Patients Satisfaction with Lower-limb Prosthetic

Full Title:

Patients Satisfaction with Lower-limb Prosthetic and Orthotic Devices and Service delivery in Sierra Leone and Malawi

Citation

Magnusson, L., & Ahlstrom, G. (2017). Patients satisfaction with lower-limb prosthetic and orthotic devices and service delivery in sierra leone and malawi. BMC Health Services Research, 17http://dx.doi.org/10.1186/s12913-017-2044-3

Abstract

Background

People with disabilities have the right to personal mobility and available and affordable assistive technology, according to the Convention of Rights of Persons with Disabilities. The aims were to investigate similarities and differences between Sierra Leone and Malawi concerning participants’ mobility and satisfaction with their lower-limb prosthetic or orthotic device and related service delivery, and to identify variables associated with patients’ satisfaction with assistive devices and associated services in the entire study group from these two low-income countries.

Methods

Questionnaires, including QUEST, were answered by 222 patients in Sierra Leone and Malawi.

Results

Eighty-six per cent of assistive devices were in use, but half needed repair. One third of participants reported pain when using their assistive device. A higher percentage (66%) of participants in Sierra Leone had difficulties or could not walk at all on uneven ground compared with 42% in Malawi. The majority in both countries had difficulties or could not walk at all up and down hills, or on stairs. Participants in both countries were quite satisfied (mean 3.7-3.9 of 5) with their assistive device. Participants were most dissatisfied with: comfort (46%), dimensions (39%), and safety (38%) of their assistive device. In Sierra Leone participants were less satisfied than in Malawi with service delivery (mean 3.7; 4.4, p < .001). Access to repairs and servicing of their assistive device was considered the most important item. In Sierra Leone patients were less satisfied with follow-up services (41%) than patients in Malawi were (22%). The strongest association with satisfaction with assistive device was pain, and for satisfaction with service, country. The general condition of devices and the ability to walk on uneven ground were associated with both satisfaction with assistive devices and service received.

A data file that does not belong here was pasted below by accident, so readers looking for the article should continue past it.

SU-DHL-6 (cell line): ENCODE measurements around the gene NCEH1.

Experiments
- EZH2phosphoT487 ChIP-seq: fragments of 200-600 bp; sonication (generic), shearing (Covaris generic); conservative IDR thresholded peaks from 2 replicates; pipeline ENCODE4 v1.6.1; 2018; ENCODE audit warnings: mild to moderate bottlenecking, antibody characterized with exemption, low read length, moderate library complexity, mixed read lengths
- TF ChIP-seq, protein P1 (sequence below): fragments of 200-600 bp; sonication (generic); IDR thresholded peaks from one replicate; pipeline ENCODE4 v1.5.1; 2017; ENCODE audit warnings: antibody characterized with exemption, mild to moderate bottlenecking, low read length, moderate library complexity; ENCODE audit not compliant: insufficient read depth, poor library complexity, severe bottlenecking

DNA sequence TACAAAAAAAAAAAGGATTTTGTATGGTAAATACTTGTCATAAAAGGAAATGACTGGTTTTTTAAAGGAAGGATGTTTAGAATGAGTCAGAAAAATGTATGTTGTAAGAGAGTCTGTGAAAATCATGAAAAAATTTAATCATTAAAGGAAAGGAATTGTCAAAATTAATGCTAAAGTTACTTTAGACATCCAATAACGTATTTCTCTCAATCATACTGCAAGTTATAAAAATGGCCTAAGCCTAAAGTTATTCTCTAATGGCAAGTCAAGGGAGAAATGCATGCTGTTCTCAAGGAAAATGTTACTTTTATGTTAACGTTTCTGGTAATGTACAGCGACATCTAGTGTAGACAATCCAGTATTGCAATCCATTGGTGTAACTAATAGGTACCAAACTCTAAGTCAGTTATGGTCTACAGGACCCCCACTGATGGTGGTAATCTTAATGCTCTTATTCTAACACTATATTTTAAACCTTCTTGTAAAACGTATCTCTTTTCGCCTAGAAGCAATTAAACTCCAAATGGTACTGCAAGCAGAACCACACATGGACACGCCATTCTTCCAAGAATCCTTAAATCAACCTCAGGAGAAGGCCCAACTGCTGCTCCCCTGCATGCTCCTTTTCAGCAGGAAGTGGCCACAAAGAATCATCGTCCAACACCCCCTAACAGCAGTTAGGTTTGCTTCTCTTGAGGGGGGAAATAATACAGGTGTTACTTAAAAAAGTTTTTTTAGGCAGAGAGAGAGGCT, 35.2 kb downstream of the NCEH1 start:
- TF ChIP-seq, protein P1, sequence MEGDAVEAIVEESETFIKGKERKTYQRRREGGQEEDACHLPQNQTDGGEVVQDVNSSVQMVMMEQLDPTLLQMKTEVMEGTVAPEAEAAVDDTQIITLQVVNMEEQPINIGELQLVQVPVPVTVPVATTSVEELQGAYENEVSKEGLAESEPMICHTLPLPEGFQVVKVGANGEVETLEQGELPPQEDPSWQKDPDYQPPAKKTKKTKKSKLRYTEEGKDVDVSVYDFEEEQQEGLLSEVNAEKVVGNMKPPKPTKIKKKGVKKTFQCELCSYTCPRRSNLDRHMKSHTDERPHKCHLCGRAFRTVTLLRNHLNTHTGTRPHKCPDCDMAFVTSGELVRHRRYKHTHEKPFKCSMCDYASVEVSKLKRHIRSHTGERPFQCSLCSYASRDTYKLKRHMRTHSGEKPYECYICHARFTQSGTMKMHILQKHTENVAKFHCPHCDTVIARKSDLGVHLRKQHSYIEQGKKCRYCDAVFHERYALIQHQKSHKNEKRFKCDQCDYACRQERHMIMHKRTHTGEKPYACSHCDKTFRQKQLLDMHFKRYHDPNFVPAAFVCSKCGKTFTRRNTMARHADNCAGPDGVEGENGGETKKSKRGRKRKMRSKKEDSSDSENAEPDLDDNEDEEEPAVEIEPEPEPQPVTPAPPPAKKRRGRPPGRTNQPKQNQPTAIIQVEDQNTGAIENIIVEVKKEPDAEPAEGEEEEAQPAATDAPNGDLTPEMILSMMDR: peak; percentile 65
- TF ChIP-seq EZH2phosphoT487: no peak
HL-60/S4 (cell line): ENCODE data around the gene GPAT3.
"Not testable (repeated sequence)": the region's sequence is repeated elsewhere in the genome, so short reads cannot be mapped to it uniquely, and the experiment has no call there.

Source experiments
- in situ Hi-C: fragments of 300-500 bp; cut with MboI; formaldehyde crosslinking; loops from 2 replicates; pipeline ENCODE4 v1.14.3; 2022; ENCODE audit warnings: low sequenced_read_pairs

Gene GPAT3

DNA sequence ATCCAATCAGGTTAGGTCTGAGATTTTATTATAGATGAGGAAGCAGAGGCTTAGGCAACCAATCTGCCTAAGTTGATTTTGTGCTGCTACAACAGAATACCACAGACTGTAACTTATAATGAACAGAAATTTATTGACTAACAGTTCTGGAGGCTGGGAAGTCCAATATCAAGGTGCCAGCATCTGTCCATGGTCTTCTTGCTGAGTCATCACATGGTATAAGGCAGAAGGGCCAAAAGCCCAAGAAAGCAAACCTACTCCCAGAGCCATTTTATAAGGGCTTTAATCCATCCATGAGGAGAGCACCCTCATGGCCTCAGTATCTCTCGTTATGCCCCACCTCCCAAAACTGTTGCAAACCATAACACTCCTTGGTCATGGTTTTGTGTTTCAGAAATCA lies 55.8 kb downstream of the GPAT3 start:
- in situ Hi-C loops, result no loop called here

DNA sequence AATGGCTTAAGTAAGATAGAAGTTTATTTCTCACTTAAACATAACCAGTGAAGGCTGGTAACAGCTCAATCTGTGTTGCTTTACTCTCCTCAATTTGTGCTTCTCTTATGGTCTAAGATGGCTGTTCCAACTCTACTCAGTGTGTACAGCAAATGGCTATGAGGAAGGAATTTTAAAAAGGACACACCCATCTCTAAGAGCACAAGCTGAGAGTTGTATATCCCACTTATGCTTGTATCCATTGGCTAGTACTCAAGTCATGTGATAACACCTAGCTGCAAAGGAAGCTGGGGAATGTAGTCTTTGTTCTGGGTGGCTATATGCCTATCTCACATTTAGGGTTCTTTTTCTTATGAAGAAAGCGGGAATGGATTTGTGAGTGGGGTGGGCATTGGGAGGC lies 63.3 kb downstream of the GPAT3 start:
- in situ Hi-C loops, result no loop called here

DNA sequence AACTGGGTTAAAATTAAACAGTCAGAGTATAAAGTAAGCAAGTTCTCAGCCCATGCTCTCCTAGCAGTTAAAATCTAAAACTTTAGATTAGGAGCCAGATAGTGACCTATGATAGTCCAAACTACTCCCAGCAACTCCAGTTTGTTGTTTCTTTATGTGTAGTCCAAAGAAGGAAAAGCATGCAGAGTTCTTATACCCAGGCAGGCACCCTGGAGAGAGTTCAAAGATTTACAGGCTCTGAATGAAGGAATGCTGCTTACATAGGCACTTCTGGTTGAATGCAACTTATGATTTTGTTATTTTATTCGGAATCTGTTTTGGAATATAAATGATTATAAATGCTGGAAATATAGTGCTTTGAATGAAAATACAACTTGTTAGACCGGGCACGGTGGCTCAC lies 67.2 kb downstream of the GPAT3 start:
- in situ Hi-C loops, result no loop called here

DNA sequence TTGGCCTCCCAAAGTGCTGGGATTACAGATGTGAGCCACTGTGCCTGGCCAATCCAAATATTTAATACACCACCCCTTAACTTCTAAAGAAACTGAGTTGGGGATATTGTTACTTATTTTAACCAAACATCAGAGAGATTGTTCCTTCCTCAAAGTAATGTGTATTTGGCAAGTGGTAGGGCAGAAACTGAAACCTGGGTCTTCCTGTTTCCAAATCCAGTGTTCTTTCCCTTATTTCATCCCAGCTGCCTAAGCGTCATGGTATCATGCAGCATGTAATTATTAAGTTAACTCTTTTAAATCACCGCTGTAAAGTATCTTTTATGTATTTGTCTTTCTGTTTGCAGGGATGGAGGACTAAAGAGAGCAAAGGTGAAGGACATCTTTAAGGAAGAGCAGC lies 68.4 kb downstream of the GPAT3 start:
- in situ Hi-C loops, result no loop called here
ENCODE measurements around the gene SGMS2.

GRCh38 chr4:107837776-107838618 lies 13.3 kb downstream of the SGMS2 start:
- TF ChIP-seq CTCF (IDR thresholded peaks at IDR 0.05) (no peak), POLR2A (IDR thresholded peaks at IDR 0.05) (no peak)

Conclusions

Participants reported high levels of use and mobility with their assistive device, in spite of pain and difficulties walking on uneven ground, which were also associated with the level of satisfaction with the assistive device. Access to repairs and follow-up services were the most important to patients, and should be addressed. Country was associated with satisfaction with service, with participants in Sierra Leone significantly less satisfied.

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